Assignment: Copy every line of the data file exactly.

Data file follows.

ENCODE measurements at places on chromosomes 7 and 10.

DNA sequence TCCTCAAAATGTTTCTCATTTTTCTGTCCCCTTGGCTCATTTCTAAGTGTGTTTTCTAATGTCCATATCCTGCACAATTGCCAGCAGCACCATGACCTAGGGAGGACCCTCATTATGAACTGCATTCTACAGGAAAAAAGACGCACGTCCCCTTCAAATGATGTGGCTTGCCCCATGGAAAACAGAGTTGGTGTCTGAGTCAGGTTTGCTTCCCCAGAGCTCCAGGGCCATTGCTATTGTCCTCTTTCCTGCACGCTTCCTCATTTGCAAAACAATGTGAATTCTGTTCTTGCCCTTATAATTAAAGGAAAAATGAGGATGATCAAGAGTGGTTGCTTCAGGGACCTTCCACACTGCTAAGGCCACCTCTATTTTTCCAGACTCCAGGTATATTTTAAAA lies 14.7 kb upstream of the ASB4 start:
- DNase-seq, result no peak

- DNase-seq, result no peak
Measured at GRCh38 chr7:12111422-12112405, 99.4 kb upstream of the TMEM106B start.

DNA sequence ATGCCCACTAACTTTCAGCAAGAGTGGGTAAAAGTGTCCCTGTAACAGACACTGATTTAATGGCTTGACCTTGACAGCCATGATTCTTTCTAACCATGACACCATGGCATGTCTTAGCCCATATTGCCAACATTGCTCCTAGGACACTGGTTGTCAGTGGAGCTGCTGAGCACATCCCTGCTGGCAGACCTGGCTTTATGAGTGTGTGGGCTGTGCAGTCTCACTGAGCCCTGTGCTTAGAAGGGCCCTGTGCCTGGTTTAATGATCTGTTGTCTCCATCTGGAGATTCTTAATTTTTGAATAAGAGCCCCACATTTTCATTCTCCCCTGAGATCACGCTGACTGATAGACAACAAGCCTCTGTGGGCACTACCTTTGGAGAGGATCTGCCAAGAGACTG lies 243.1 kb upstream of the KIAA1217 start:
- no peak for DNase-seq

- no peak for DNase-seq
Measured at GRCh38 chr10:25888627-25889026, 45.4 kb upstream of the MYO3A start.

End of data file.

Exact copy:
ENCODE measurements at places on chromosomes 7 and 10.

DNA sequence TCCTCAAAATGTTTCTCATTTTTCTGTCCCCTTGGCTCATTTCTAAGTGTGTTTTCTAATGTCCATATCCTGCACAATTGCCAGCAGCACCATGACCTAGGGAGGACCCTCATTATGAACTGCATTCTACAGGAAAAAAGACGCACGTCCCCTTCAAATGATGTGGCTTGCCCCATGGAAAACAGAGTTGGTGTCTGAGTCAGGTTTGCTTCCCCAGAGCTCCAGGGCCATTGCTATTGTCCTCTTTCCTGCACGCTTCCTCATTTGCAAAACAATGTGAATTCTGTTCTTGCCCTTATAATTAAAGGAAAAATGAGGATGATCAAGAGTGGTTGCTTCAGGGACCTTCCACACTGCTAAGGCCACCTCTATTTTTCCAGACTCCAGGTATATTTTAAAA lies 14.7 kb upstream of the ASB4 start:
- DNase-seq, result no peak

- DNase-seq, result no peak
Measured at GRCh38 chr7:12111422-12112405, 99.4 kb upstream of the TMEM106B start.

DNA sequence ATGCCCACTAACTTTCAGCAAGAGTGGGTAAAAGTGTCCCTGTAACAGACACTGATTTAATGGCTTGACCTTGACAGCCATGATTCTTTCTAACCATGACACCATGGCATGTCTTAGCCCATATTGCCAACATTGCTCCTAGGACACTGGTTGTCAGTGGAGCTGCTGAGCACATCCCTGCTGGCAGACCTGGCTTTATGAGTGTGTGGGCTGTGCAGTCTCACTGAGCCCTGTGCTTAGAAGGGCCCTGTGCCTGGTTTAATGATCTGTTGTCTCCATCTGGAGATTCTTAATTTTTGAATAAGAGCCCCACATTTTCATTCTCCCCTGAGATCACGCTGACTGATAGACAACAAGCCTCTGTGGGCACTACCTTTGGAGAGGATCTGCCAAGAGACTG lies 243.1 kb upstream of the KIAA1217 start:
- no peak for DNase-seq

- no peak for DNase-seq
Measured at GRCh38 chr10:25888627-25889026, 45.4 kb upstream of the MYO3A start.